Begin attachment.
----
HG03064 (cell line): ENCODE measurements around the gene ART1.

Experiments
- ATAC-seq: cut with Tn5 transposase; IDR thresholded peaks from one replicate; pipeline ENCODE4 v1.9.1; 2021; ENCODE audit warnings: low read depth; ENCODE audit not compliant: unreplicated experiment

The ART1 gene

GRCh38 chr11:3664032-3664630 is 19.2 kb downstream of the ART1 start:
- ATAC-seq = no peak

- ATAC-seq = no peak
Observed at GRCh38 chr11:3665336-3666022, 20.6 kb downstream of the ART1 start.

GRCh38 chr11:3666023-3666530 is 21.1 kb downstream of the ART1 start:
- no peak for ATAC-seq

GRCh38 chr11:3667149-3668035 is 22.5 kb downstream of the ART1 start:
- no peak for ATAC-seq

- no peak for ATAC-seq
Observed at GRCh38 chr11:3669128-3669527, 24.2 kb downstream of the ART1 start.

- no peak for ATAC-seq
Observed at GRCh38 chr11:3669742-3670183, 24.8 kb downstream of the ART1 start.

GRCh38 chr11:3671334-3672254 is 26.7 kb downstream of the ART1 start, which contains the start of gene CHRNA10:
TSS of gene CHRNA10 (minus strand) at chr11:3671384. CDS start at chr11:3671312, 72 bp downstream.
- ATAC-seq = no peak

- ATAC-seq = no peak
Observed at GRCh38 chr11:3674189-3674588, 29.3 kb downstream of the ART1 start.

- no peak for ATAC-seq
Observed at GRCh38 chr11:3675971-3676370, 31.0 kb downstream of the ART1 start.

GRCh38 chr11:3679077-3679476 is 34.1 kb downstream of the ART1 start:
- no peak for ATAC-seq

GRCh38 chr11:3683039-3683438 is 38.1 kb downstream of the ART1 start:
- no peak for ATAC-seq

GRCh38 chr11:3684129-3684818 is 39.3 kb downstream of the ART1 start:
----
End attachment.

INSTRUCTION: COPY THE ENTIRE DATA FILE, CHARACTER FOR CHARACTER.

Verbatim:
HG03064 (cell line): ENCODE measurements around the gene ART1.

Experiments
- ATAC-seq: cut with Tn5 transposase; IDR thresholded peaks from one replicate; pipeline ENCODE4 v1.9.1; 2021; ENCODE audit warnings: low read depth; ENCODE audit not compliant: unreplicated experiment

The ART1 gene

GRCh38 chr11:3664032-3664630 is 19.2 kb downstream of the ART1 start:
- ATAC-seq = no peak

- ATAC-seq = no peak
Observed at GRCh38 chr11:3665336-3666022, 20.6 kb downstream of the ART1 start.

GRCh38 chr11:3666023-3666530 is 21.1 kb downstream of the ART1 start:
- no peak for ATAC-seq

GRCh38 chr11:3667149-3668035 is 22.5 kb downstream of the ART1 start:
- no peak for ATAC-seq

- no peak for ATAC-seq
Observed at GRCh38 chr11:3669128-3669527, 24.2 kb downstream of the ART1 start.

- no peak for ATAC-seq
Observed at GRCh38 chr11:3669742-3670183, 24.8 kb downstream of the ART1 start.

GRCh38 chr11:3671334-3672254 is 26.7 kb downstream of the ART1 start, which contains the start of gene CHRNA10:
TSS of gene CHRNA10 (minus strand) at chr11:3671384. CDS start at chr11:3671312, 72 bp downstream.
- ATAC-seq = no peak

- ATAC-seq = no peak
Observed at GRCh38 chr11:3674189-3674588, 29.3 kb downstream of the ART1 start.

- no peak for ATAC-seq
Observed at GRCh38 chr11:3675971-3676370, 31.0 kb downstream of the ART1 start.

GRCh38 chr11:3679077-3679476 is 34.1 kb downstream of the ART1 start:
- no peak for ATAC-seq

GRCh38 chr11:3683039-3683438 is 38.1 kb downstream of the ART1 start:
- no peak for ATAC-seq

GRCh38 chr11:3684129-3684818 is 39.3 kb downstream of the ART1 start: